How 3D Printing is Changing the World of Medicine

3D printing is also referred to as additive manufacturing and was originally created in the 1980s. It works by a computer forming layers of material to create an object. This sounds very basic; however, it has been developed into some amazing things.

The idea of 3D printing was brought to medicine in the 90s. It has been used to create parts used for surgery such as joints and orthopaedic implants. Medical engineers are currently developing a range of new medical uses for 3D printing including development of skin, organs and blood vessels.

As for drugs, the first printing of one occurred in 2016. It is a drug called Spritam and is used to treat epilepsy. It received an FDA approval and is currently available in the United States. It was created at a much higher quality and is easier to consume than other epilepsy medications. The success of this drug has encouraged further research and development of other 3D printed drugs.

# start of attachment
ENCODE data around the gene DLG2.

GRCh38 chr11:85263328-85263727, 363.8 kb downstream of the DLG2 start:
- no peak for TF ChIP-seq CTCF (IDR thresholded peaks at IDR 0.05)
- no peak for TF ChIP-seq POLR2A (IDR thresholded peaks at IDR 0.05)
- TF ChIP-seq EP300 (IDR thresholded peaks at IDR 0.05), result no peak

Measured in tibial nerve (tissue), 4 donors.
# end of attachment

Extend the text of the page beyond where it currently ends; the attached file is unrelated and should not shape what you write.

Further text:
What are the benefits of 3D printing drugs? Not only has it made consumption easier but it can also improve the customisation of drugs. It could be the beginning of personalised doses. 3D printing can allow pharmacists and doctors to take into account several factors of the patient such as their age, height and gender to optimise the medication prescription process.

This is a revolutionary technology and can increase the speed and efficiency of medicine in the future. There are so many different possibilities to what can be done in the world of medicine with 3D printing and we should see some amazing advancements in the next few decades.

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